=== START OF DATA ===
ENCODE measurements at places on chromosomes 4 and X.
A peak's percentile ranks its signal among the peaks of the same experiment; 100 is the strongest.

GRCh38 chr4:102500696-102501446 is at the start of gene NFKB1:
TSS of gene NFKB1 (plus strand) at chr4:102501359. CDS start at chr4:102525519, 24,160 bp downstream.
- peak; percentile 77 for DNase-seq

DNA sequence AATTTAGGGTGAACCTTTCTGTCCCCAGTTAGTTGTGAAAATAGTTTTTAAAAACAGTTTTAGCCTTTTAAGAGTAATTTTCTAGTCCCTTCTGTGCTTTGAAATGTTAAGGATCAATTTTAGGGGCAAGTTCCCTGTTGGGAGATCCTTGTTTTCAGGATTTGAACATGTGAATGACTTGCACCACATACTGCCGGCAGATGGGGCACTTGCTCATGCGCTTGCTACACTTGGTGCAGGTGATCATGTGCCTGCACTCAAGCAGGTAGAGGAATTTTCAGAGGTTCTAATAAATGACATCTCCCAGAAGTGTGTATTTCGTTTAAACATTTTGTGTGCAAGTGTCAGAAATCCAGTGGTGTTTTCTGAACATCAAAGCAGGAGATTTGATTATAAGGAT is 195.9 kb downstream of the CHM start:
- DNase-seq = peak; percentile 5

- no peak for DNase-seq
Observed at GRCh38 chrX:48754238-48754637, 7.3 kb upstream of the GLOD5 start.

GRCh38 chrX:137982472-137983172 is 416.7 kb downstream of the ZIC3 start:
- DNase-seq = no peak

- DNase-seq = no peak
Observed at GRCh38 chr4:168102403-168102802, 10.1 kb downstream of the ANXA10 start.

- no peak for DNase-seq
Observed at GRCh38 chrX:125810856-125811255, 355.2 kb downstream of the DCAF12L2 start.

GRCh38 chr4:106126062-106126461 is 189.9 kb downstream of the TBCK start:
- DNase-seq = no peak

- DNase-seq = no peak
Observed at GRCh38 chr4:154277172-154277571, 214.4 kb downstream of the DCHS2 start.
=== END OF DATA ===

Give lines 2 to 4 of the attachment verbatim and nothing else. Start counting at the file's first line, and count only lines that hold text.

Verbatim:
A peak's percentile ranks its signal among the peaks of the same experiment; 100 is the strongest.

GRCh38 chr4:102500696-102501446 is at the start of gene NFKB1:
TSS of gene NFKB1 (plus strand) at chr4:102501359. CDS start at chr4:102525519, 24,160 bp downstream.